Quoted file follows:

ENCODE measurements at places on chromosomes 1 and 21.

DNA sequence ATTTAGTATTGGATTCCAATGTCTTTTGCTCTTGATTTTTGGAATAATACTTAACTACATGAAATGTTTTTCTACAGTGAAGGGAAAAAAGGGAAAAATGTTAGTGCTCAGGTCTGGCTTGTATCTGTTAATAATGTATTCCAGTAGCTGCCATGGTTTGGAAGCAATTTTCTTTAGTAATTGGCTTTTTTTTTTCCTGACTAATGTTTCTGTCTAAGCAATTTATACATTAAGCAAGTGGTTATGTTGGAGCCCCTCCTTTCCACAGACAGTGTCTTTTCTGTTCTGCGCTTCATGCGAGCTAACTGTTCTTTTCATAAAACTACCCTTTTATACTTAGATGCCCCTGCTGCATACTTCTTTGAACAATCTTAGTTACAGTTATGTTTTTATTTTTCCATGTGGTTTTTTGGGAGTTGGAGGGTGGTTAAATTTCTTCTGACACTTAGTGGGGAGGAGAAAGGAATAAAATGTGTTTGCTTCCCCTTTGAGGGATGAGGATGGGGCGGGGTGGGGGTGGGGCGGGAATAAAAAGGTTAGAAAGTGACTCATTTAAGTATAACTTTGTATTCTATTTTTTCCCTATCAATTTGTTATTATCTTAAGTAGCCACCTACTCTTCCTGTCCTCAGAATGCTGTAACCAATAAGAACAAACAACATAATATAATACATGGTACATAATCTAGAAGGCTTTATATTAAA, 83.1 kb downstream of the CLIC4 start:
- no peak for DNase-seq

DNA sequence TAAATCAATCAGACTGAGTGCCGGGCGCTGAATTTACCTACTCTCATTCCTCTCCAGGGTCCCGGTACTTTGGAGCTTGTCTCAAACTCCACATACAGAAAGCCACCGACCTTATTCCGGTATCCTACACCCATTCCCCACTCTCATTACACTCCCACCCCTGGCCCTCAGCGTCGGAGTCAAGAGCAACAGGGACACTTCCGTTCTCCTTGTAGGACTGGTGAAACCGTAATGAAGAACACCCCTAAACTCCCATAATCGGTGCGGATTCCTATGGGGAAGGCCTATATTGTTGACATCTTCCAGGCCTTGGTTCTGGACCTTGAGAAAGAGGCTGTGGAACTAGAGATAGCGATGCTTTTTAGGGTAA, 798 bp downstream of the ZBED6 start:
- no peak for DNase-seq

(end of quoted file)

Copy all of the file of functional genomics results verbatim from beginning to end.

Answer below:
ENCODE measurements at places on chromosomes 1 and 21.

DNA sequence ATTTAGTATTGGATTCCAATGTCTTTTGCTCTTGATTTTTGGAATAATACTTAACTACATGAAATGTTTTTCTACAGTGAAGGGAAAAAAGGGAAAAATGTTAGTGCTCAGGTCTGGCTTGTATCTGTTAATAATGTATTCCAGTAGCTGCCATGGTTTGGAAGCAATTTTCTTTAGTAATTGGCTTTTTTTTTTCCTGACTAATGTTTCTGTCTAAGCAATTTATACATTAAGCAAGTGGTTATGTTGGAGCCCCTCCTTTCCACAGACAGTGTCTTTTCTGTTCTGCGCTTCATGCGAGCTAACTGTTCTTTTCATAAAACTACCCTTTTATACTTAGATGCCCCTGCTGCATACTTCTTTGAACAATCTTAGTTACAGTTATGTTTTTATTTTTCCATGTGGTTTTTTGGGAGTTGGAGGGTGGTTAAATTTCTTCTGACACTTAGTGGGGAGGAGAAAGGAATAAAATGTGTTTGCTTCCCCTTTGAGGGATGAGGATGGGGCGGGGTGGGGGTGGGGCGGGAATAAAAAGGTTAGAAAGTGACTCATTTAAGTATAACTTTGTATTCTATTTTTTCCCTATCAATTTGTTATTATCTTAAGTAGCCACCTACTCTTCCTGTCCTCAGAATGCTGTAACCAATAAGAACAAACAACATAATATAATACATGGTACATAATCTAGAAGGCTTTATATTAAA, 83.1 kb downstream of the CLIC4 start:
- no peak for DNase-seq

DNA sequence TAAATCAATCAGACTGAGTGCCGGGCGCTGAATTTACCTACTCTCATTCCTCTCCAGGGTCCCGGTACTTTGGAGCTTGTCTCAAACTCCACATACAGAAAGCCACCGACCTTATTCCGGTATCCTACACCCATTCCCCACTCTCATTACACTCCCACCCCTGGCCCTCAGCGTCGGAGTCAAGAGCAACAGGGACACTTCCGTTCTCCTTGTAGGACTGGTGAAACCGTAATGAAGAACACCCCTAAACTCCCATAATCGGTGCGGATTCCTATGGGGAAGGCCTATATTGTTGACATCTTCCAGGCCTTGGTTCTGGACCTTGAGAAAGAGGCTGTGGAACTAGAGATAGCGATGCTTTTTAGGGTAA, 798 bp downstream of the ZBED6 start:
- no peak for DNase-seq